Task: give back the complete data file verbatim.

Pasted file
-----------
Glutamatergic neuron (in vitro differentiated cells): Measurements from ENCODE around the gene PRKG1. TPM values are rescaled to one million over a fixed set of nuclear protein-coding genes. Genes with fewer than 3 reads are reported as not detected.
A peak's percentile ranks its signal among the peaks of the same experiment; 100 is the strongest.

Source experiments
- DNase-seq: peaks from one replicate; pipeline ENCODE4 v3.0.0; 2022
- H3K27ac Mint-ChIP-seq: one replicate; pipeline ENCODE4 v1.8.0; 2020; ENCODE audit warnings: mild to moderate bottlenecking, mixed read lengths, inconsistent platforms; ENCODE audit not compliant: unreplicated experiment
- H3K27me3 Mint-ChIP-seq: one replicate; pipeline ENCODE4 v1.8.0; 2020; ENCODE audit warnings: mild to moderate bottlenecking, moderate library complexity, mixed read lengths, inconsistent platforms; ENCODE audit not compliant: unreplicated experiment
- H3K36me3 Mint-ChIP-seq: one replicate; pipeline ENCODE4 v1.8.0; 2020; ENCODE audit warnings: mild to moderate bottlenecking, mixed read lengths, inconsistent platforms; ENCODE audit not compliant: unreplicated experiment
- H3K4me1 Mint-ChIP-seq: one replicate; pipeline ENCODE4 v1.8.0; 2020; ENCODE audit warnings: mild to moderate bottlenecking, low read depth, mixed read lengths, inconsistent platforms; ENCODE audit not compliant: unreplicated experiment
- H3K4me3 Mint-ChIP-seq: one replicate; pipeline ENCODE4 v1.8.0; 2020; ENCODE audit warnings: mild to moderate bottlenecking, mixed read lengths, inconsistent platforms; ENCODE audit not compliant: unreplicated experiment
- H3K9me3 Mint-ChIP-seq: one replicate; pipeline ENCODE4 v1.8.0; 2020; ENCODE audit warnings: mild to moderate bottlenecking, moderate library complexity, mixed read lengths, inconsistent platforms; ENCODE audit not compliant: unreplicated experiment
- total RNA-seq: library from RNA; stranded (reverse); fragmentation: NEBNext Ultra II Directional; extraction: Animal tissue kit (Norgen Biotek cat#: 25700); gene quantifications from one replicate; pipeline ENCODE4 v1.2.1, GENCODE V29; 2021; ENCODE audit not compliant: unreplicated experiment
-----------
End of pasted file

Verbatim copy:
Glutamatergic neuron (in vitro differentiated cells): Measurements from ENCODE around the gene PRKG1. TPM values are rescaled to one million over a fixed set of nuclear protein-coding genes. Genes with fewer than 3 reads are reported as not detected.
A peak's percentile ranks its signal among the peaks of the same experiment; 100 is the strongest.

Source experiments
- DNase-seq: peaks from one replicate; pipeline ENCODE4 v3.0.0; 2022
- H3K27ac Mint-ChIP-seq: one replicate; pipeline ENCODE4 v1.8.0; 2020; ENCODE audit warnings: mild to moderate bottlenecking, mixed read lengths, inconsistent platforms; ENCODE audit not compliant: unreplicated experiment
- H3K27me3 Mint-ChIP-seq: one replicate; pipeline ENCODE4 v1.8.0; 2020; ENCODE audit warnings: mild to moderate bottlenecking, moderate library complexity, mixed read lengths, inconsistent platforms; ENCODE audit not compliant: unreplicated experiment
- H3K36me3 Mint-ChIP-seq: one replicate; pipeline ENCODE4 v1.8.0; 2020; ENCODE audit warnings: mild to moderate bottlenecking, mixed read lengths, inconsistent platforms; ENCODE audit not compliant: unreplicated experiment
- H3K4me1 Mint-ChIP-seq: one replicate; pipeline ENCODE4 v1.8.0; 2020; ENCODE audit warnings: mild to moderate bottlenecking, low read depth, mixed read lengths, inconsistent platforms; ENCODE audit not compliant: unreplicated experiment
- H3K4me3 Mint-ChIP-seq: one replicate; pipeline ENCODE4 v1.8.0; 2020; ENCODE audit warnings: mild to moderate bottlenecking, mixed read lengths, inconsistent platforms; ENCODE audit not compliant: unreplicated experiment
- H3K9me3 Mint-ChIP-seq: one replicate; pipeline ENCODE4 v1.8.0; 2020; ENCODE audit warnings: mild to moderate bottlenecking, moderate library complexity, mixed read lengths, inconsistent platforms; ENCODE audit not compliant: unreplicated experiment
- total RNA-seq: library from RNA; stranded (reverse); fragmentation: NEBNext Ultra II Directional; extraction: Animal tissue kit (Norgen Biotek cat#: 25700); gene quantifications from one replicate; pipeline ENCODE4 v1.2.1, GENCODE V29; 2021; ENCODE audit not compliant: unreplicated experiment